Gerry’s Journey Comes to a Close

WILLIAMSPORT, Pa. -- Over the weekend, Gerry Ayers passed away in his sleep. He was 57 years old.

When we started this journey at the beginning of the month, we thought we would have more time with Gerry.

"If God gave me the script, I don't think, to be honest with you, for me, I don't think this could have gone any better. He gave me a plan and I'm just trying to follow it the best I can," Gerry said on November 1.

Gerry Ayers' journey with stage-four colon cancer ended over the weekend. In a bed just feet away from his brother, Gerry passed away in his sleep early Saturday morning.

"I don't fear death, and I know that amazes a lot of people. As Woody Allen once said, 'Death is so final,' but if you know that you're going to another place that may even be better than what we have now, I'm going to be meeting my mother, Carol Shelby, and Dan Gerdie, and everyone that maybe I didn't get to meet when they were here," Gerry said earlier this month.

"When the hospice nurses came, they said, 'We're looking at four weeks or so.' The very next day, the nurse came back, 'No, let's cut that in half. We're looking at two weeks.' So the progression happened so fast and I think it was because Gerry was ready. Part of that may be because he was able to tell his story. He did everything he wanted to do and could do," said Gerry's brother Geoffrey Ayers.

After speaking with Gerry for just a few minutes, it was easy to see he was passionate about his hobbies.

"I don't think there was ever a day that went by from sunset to sundown that I didn't give 110 percent. Whether it was with work or with my hobbies, sports. I always felt it was important to give everything I had, and if people could bring that into the light, it will make their life better," he said.

A tennis player and a car collector, Gerry was never one to do something halfway, even in the end.

When the doctors gave him months to live, Gerry invited us to follow his journey. Though we could see his health declining,  Gerry's determination to make an impact remained.

"I don't want anyone to feel sorry for me over this. So many of you have lost loved ones, neighbors, friends to illness and disease, tragedy. It's a part of life. It's just I felt that it was important to educate people on what it's like to go through this process."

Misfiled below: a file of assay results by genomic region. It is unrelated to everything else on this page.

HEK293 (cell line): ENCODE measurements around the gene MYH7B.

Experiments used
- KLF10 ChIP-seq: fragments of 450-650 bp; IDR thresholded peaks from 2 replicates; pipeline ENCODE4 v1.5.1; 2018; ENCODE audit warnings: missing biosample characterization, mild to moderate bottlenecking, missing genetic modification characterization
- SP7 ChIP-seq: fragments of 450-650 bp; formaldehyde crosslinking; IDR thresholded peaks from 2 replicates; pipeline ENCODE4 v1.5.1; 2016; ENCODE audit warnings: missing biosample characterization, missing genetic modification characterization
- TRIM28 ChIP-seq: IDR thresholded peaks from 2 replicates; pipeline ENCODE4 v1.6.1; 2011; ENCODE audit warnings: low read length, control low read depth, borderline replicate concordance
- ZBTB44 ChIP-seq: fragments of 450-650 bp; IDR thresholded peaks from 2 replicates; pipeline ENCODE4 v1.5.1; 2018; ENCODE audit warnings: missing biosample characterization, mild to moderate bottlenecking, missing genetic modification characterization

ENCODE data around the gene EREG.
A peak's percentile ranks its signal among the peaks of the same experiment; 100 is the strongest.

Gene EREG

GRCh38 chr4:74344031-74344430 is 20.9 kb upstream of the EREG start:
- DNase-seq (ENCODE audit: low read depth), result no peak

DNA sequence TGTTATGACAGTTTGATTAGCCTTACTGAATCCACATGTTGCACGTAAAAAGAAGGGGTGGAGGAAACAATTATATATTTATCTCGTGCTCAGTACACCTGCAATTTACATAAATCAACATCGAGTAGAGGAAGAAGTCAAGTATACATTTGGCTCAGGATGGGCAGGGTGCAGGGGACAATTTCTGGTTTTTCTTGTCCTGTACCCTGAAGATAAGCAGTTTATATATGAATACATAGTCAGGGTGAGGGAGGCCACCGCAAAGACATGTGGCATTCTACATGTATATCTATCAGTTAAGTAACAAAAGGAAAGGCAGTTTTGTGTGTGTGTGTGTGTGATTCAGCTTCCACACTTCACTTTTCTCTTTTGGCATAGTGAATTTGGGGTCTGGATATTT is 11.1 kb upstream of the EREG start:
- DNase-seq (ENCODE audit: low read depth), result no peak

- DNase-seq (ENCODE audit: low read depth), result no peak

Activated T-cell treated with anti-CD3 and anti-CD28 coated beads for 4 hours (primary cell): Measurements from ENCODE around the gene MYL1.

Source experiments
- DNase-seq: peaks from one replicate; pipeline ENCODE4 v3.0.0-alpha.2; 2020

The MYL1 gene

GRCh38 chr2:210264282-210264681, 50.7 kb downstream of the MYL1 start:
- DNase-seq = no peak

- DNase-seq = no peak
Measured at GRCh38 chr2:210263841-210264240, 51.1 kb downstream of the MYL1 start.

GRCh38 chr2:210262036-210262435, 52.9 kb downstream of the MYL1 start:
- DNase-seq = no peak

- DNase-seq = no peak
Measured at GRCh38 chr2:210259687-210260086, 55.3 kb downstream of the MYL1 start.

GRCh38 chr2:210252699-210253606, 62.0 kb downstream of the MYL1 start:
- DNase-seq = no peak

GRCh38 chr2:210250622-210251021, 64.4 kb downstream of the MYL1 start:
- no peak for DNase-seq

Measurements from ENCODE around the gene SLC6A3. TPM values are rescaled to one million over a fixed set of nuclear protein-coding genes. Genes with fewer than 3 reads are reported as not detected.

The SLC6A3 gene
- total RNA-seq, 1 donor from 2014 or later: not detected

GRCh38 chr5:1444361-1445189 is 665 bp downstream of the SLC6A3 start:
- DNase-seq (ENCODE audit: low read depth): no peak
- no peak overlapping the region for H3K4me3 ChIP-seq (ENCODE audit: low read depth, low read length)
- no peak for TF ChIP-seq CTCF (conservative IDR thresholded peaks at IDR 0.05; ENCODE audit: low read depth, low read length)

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Gerry had hoped for a few months but just three weeks after first meeting him, Gerry's health declined. During our last interview with Gerry, he shared advice and hope.

"If you've have had any rifts in your family, it's probably best to try to make amends because you don't want to go to the grave with any regrets or remorse. I think too many families have had battles amongst themselves over such trivial, trivial things. I think you out there understand what I'm talking about. When a major illness like this comes along, it makes everything else look trivial," Gerry advised.

"I think the situation with Gerry, I never would have approached death with this perspective," Geoffrey said. "I never would have come away with this understanding. He made us all think about it and talk about it. It is beneficial because anytime you walk away from something understanding it, thinking about it, getting a deeper level of comprehension and appreciation, you're better for it. So back to your question, yeah, I think this was a good thing for me."

"If I didn't have this disease, I never would have gotten to meet those people. I never would have had that experience, so when it touched me now I can tell other people what it's like and now I can see what they've gone through that was a good thing for me, I think," Gerry said.

A public memorial service will be held at 10:30 a.m. Wednesday, November 28, at Trinity Episcopal Church in Williamsport.

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